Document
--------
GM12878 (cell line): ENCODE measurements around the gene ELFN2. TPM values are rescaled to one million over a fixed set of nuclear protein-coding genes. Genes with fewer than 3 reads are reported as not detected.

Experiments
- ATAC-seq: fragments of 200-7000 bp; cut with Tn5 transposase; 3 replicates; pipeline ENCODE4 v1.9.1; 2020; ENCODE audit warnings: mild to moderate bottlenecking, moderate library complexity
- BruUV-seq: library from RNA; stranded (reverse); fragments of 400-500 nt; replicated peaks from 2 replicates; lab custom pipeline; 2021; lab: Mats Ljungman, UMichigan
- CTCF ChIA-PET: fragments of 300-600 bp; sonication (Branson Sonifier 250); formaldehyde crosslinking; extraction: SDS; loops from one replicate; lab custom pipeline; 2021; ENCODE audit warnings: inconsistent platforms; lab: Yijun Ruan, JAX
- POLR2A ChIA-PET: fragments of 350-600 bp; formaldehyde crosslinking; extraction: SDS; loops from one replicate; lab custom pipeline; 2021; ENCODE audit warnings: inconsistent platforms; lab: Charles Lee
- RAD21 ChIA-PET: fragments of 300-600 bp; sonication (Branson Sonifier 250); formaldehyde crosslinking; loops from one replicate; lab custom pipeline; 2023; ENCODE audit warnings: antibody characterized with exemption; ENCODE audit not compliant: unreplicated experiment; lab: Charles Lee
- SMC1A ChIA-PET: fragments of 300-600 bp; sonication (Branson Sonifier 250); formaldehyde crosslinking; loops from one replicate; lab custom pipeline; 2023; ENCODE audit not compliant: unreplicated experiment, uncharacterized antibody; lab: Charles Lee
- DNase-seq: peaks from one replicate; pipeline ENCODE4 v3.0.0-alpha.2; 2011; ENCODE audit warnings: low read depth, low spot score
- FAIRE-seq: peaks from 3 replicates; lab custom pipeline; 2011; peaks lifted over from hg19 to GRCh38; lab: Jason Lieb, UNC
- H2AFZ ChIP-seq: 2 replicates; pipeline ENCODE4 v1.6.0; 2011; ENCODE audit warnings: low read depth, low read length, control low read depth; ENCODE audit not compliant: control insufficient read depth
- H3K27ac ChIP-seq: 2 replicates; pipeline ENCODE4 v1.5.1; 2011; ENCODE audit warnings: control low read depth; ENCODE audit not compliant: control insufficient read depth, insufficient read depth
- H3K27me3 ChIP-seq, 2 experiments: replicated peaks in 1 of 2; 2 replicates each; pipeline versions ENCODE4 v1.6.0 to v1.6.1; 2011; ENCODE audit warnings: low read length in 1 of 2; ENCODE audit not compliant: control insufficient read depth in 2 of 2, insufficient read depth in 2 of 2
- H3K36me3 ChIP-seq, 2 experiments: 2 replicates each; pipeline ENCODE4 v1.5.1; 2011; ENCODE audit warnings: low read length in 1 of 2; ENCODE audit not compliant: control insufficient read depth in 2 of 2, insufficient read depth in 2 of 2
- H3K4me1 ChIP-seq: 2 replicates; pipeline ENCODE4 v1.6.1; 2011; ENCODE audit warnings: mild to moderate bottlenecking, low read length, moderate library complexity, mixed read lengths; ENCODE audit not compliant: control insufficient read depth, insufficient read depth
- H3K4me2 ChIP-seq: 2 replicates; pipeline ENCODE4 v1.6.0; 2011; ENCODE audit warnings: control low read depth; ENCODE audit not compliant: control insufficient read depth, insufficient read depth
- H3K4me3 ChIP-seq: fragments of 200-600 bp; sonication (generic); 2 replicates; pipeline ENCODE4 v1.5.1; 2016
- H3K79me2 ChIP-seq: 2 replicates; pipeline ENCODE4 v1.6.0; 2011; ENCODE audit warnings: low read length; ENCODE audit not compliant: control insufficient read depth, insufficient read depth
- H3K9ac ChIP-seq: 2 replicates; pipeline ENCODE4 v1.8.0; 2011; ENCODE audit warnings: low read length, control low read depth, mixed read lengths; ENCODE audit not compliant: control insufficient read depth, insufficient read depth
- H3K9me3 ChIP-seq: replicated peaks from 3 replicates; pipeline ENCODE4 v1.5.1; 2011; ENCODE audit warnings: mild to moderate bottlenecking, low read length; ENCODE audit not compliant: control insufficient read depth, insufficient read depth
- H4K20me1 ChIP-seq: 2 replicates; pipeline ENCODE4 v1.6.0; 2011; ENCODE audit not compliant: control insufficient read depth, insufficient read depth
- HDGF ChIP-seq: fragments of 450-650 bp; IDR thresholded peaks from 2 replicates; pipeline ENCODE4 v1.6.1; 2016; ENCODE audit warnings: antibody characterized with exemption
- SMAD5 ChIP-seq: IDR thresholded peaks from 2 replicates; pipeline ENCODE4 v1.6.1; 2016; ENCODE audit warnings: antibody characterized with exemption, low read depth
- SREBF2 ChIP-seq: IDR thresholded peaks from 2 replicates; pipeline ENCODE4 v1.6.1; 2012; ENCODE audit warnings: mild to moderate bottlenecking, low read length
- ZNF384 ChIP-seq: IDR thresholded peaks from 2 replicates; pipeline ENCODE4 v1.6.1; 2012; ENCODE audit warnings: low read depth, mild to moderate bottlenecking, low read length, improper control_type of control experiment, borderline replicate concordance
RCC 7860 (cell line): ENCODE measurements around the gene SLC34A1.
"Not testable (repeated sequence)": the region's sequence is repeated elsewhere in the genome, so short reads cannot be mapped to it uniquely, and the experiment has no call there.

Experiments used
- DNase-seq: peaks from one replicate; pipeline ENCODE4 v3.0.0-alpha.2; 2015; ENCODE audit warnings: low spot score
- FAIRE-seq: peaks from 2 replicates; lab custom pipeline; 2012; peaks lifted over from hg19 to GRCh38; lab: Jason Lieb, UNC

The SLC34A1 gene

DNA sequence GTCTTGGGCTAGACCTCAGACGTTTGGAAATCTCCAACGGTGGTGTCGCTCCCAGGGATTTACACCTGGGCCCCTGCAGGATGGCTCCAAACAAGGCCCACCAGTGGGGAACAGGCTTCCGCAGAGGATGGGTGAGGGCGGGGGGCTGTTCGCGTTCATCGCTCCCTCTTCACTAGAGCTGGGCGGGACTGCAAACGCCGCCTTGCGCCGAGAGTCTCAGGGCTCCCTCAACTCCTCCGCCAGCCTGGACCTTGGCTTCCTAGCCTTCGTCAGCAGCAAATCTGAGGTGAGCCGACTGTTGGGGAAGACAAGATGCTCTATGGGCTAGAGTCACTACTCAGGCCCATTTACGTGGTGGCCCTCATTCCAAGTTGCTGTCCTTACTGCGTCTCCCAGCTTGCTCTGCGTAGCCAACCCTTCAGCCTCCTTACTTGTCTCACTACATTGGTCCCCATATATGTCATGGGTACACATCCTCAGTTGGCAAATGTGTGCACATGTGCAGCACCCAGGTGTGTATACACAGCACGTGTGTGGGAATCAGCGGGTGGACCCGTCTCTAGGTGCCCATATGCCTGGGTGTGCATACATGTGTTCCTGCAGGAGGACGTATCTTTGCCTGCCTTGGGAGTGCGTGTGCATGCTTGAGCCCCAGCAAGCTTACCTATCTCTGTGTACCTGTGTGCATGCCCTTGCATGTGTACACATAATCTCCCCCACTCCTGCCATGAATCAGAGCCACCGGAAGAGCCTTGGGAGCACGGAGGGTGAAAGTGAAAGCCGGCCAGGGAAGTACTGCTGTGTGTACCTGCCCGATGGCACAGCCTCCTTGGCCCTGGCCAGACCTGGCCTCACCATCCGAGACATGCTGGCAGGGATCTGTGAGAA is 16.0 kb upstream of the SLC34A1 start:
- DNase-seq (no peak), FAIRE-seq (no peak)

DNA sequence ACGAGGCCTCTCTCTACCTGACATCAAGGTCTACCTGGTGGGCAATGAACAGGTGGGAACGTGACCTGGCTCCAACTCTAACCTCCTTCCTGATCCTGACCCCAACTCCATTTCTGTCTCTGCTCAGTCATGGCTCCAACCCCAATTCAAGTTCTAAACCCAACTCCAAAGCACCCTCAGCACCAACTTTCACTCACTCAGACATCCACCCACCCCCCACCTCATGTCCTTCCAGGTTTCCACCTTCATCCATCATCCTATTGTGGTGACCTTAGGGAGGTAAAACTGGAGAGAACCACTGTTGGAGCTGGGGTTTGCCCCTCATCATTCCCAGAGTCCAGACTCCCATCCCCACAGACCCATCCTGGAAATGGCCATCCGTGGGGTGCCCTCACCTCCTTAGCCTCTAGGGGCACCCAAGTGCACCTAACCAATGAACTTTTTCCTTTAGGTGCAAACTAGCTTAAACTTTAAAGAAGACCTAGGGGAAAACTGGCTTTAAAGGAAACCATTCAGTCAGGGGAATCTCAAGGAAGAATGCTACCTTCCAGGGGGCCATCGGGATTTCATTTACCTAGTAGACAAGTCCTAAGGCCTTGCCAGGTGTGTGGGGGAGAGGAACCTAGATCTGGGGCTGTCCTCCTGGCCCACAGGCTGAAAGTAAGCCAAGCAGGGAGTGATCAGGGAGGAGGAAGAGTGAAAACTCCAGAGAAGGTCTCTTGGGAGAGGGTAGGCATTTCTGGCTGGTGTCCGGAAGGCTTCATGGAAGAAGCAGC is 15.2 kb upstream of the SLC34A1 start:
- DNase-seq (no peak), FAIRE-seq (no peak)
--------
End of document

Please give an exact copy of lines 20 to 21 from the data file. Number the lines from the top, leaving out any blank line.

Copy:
- H3K9me3 ChIP-seq: replicated peaks from 3 replicates; pipeline ENCODE4 v1.5.1; 2011; ENCODE audit warnings: mild to moderate bottlenecking, low read length; ENCODE audit not compliant: control insufficient read depth, insufficient read depth
- H4K20me1 ChIP-seq: 2 replicates; pipeline ENCODE4 v1.6.0; 2011; ENCODE audit not compliant: control insufficient read depth, insufficient read depth